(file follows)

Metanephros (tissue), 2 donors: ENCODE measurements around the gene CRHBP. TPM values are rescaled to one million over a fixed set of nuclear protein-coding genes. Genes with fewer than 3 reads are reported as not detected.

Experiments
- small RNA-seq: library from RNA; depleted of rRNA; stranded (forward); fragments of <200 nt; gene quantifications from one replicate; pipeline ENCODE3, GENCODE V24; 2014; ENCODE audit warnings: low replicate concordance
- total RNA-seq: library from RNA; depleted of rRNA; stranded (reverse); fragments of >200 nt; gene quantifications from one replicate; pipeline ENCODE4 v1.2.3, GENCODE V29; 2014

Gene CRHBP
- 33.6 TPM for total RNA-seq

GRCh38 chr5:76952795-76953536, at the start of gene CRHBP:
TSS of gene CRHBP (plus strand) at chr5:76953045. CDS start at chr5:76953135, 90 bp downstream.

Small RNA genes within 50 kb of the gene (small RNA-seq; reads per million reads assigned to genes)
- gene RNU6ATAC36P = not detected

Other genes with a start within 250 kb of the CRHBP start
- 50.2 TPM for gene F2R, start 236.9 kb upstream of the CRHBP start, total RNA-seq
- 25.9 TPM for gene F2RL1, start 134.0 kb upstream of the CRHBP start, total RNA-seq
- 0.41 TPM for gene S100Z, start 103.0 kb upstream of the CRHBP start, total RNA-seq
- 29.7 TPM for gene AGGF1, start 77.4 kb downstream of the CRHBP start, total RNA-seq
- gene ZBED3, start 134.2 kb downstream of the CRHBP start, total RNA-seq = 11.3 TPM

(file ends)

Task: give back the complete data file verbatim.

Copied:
Metanephros (tissue), 2 donors: ENCODE measurements around the gene CRHBP. TPM values are rescaled to one million over a fixed set of nuclear protein-coding genes. Genes with fewer than 3 reads are reported as not detected.

Experiments
- small RNA-seq: library from RNA; depleted of rRNA; stranded (forward); fragments of <200 nt; gene quantifications from one replicate; pipeline ENCODE3, GENCODE V24; 2014; ENCODE audit warnings: low replicate concordance
- total RNA-seq: library from RNA; depleted of rRNA; stranded (reverse); fragments of >200 nt; gene quantifications from one replicate; pipeline ENCODE4 v1.2.3, GENCODE V29; 2014

Gene CRHBP
- 33.6 TPM for total RNA-seq

GRCh38 chr5:76952795-76953536, at the start of gene CRHBP:
TSS of gene CRHBP (plus strand) at chr5:76953045. CDS start at chr5:76953135, 90 bp downstream.

Small RNA genes within 50 kb of the gene (small RNA-seq; reads per million reads assigned to genes)
- gene RNU6ATAC36P = not detected

Other genes with a start within 250 kb of the CRHBP start
- 50.2 TPM for gene F2R, start 236.9 kb upstream of the CRHBP start, total RNA-seq
- 25.9 TPM for gene F2RL1, start 134.0 kb upstream of the CRHBP start, total RNA-seq
- 0.41 TPM for gene S100Z, start 103.0 kb upstream of the CRHBP start, total RNA-seq
- 29.7 TPM for gene AGGF1, start 77.4 kb downstream of the CRHBP start, total RNA-seq
- gene ZBED3, start 134.2 kb downstream of the CRHBP start, total RNA-seq = 11.3 TPM